Proposed taxi fares most expensive in SADC

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Mohalenyane Phakela

LESOTHO will have the highest taxi fares in the Southern African region if the proposed fee of M15 is effected on 1 June this year.

Taxi operators have demanded a fare hike from the current M6, 50 to M15 and they have threatened to unilaterally effect the 150 percent increase if the Traffic Board does not accede to their demand.

The proposed hike has been criticised by the Consumers Protection Association (CPA) which said that, besides being illegal, there was no justification for such a huge increase.

The CPA said the taxi operators had no right to effect the hike without the approval of the Traffic Body which regulates the taxi industry. The CPA also said the proposed fare was “ridiculous” as most taxis did not meet the standards to warrant such an increase.

“The transport operators’ threats that the fares will be introduced with or without government approval are a clear indication that the industry is in the wrong hands,” CPA executive director, Nkareng Letsie, said.

“Public transportation is a regulated industry and no one has the powers to unilaterally introduce new fares without the approval of the Traffic Board.

“They claim that the cost of living has increased but this does not hold water because Lesotho is not experiencing hyperinflation which would justify a 150 percent hike.

“We wish to bring to the attention of everyone involved in this matter that the demands of operators are way beyond the 2018 public transport fares in Botswana. The new fares are P5 (M6.20) per trip and this makes the current fares in Lesotho comparable to the newly published fares in Botswana.

However, one of the leaders of the taxi associations, Mathe Khalane, said the fare hike was justified as there had been no fare increases for the past five years.

“The Traffic Board has failed us in that they have never increased taxi fares for the past five years whereas prices for everything else have been increased every year.

“The 150 percent price hike may sound ridiculous but then we are charging it to penalise the Traffic Board who have ignored the fact that we have been making losses. Circumstances have forced us to act this way,” Mr Khalane said adding they were however willing to negotiate a downward variation on the fare increase.

Mr Khalane’s comments were dismissed by the CPA which argued that transport operators want to pass on to commuters the losses they suffered due to their (transport operators’ inefficiencies).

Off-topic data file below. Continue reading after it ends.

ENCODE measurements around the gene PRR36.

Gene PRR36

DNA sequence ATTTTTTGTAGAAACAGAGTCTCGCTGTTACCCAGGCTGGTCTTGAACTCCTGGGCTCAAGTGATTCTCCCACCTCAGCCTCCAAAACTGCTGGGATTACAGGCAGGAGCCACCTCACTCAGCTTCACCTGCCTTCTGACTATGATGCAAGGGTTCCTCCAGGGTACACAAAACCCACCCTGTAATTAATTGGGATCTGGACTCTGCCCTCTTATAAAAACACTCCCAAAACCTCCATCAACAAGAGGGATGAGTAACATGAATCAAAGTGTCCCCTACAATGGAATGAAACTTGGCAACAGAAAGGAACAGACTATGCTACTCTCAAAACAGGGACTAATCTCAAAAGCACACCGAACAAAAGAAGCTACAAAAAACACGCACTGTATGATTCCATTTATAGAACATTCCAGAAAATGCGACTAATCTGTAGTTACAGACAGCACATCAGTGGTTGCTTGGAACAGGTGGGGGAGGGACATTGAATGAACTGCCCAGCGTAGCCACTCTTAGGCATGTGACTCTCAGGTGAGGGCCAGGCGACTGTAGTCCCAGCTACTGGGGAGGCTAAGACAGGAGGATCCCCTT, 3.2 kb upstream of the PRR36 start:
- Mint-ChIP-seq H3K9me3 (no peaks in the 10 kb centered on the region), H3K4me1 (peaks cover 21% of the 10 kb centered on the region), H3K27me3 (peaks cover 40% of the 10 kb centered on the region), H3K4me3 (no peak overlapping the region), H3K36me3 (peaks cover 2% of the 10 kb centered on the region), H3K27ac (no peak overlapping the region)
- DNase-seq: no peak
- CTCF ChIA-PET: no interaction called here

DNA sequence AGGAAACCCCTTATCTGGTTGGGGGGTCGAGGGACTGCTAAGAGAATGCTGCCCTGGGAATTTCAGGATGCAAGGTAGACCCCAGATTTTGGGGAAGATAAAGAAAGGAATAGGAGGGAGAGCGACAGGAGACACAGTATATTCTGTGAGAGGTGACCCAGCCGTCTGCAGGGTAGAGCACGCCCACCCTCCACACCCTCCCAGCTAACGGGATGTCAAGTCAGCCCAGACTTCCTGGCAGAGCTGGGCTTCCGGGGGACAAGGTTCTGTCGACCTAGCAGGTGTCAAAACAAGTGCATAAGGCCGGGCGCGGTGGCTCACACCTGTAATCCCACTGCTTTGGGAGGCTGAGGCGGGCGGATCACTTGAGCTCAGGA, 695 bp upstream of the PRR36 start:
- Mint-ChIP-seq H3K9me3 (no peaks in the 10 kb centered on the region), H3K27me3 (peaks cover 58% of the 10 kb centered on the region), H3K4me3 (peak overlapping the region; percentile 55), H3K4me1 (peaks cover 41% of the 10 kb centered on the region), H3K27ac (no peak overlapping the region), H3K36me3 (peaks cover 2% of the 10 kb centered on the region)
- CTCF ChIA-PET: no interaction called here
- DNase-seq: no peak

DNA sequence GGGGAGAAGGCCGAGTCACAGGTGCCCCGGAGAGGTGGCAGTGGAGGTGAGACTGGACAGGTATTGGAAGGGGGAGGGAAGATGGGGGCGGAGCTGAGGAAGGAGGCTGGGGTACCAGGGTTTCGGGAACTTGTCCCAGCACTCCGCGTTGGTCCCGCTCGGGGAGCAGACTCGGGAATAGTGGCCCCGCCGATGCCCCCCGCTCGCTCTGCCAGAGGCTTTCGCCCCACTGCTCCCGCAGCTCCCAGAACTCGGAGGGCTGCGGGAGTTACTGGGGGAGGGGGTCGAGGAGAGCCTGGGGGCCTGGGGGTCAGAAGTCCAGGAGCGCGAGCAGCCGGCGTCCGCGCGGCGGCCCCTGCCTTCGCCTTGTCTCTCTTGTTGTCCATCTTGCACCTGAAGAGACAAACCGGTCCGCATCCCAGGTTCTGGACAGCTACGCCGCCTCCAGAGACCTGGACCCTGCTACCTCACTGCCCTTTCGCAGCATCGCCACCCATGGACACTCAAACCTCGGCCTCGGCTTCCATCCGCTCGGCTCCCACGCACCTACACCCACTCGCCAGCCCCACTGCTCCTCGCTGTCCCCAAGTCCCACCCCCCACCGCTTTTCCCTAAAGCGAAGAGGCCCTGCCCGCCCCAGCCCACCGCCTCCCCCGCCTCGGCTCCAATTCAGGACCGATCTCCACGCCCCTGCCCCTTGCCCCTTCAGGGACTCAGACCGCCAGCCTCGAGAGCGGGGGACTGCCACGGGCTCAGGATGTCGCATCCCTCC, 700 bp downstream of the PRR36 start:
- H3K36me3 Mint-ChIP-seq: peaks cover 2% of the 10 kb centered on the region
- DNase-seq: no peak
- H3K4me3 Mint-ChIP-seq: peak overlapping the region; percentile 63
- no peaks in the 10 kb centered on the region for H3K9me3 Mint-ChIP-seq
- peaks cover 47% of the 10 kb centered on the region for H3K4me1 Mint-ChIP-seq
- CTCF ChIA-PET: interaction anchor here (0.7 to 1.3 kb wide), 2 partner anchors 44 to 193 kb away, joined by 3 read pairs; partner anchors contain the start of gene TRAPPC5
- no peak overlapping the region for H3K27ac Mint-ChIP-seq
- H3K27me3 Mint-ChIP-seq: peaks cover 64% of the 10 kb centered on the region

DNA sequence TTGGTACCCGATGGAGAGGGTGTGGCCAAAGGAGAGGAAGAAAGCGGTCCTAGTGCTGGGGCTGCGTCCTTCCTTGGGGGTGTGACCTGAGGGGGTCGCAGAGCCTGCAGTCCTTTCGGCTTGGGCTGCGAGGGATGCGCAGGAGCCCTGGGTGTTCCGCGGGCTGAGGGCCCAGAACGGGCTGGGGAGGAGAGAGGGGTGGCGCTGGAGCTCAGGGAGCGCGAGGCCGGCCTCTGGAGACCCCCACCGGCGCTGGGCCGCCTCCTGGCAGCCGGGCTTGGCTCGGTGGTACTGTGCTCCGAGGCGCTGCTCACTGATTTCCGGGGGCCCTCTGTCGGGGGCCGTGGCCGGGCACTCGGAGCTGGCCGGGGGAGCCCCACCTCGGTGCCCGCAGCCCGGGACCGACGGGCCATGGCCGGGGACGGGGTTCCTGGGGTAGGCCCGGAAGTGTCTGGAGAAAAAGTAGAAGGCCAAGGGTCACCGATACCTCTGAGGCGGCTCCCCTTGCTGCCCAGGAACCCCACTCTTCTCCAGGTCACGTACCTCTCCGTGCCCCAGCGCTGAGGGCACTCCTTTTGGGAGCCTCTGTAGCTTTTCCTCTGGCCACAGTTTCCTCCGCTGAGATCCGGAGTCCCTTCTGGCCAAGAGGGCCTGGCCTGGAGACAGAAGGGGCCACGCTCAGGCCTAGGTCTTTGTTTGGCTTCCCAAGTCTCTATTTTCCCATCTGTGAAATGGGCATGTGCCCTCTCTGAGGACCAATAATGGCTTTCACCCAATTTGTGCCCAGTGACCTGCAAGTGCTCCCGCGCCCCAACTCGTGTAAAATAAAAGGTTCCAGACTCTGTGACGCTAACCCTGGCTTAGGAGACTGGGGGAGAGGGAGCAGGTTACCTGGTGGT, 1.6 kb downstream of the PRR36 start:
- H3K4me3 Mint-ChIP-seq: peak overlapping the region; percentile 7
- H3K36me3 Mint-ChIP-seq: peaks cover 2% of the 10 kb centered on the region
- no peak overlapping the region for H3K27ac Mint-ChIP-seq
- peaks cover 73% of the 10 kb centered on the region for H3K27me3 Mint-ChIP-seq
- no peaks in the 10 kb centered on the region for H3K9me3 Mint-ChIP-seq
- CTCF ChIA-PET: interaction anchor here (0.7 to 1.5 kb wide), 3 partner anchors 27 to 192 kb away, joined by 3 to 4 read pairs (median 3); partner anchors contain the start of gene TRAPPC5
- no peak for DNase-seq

“There are unnecessary barriers to entry and exit in public transportation. Commuters cannot finance anti-competitive tendencies such as very steep taxi association membership. After all the vehicles that ferry passengers are hardly ever roadworthy.

“They have cramped seats, broken windows and often driven by unlicensed personnel. All these factors make their vehicles a hunting ground for corrupt traffic police. The only reasonable justification for a 150% hike in this case would be to finance a corrupt industry. If government were to approve this request, it would be tantamount to legalising corruption.

“We once again appeal to government to resuscitate the Lesotho Freight Bus Service Corporation. Commuters need state-owned bus services that will provide affordable, efficient and reliable public transport. This will also be the cheapest way to address traffic congestion in major towns in Lesotho,” Mr Letsie said.

Meanwhile, the Lesotho Times has established that if implemented, Lesotho would have the highest taxi fare in the SADC region. Zambia charges K6 (M7.50) while Zimbabwe charges US$0, 50 (M6, 20).  Mozambique charges the equivalent of M6, 20 and Namibia the equivalent of M10.

In South Africa, commuters pay anything from M9 to M12 depending on the distance.

If the new fares are implemented this would mean that a commuter would have to fork out M840 per month for daily travel. The figure would double to M1680 if the commuter has to take two taxis to reach their destination. That monthly fee of M1680 is more than what many workers earn on a monthly basis. A factory worker reportedly earns an average of M1 238 per month.

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